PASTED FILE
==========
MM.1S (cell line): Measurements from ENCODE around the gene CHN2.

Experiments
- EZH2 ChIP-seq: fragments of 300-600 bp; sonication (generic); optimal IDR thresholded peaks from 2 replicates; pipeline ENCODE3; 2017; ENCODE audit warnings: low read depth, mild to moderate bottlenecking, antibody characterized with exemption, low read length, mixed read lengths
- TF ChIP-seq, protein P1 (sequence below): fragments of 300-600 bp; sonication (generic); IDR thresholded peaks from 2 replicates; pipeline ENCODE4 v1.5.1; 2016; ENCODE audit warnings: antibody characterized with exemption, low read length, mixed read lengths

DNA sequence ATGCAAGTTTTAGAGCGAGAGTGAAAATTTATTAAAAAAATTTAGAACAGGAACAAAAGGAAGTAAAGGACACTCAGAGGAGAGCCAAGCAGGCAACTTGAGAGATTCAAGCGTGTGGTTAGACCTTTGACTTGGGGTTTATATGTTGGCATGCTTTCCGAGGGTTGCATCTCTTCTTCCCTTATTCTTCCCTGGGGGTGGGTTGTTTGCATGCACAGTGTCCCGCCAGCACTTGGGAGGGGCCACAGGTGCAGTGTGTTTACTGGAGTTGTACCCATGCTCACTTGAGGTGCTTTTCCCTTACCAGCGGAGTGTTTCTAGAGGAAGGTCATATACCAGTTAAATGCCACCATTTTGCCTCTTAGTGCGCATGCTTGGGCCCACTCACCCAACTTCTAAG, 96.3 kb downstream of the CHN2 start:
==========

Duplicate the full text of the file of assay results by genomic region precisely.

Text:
MM.1S (cell line): Measurements from ENCODE around the gene CHN2.

Experiments
- EZH2 ChIP-seq: fragments of 300-600 bp; sonication (generic); optimal IDR thresholded peaks from 2 replicates; pipeline ENCODE3; 2017; ENCODE audit warnings: low read depth, mild to moderate bottlenecking, antibody characterized with exemption, low read length, mixed read lengths
- TF ChIP-seq, protein P1 (sequence below): fragments of 300-600 bp; sonication (generic); IDR thresholded peaks from 2 replicates; pipeline ENCODE4 v1.5.1; 2016; ENCODE audit warnings: antibody characterized with exemption, low read length, mixed read lengths

DNA sequence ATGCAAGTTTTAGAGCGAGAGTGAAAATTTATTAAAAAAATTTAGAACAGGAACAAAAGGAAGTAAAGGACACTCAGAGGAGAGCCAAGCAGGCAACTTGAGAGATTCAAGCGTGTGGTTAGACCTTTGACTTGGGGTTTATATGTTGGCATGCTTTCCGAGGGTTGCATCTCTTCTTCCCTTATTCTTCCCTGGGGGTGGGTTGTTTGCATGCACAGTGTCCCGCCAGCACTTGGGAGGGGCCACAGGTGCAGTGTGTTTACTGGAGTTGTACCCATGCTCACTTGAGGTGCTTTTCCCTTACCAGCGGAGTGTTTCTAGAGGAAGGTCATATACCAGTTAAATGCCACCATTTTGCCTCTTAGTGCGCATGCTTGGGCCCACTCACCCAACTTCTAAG, 96.3 kb downstream of the CHN2 start: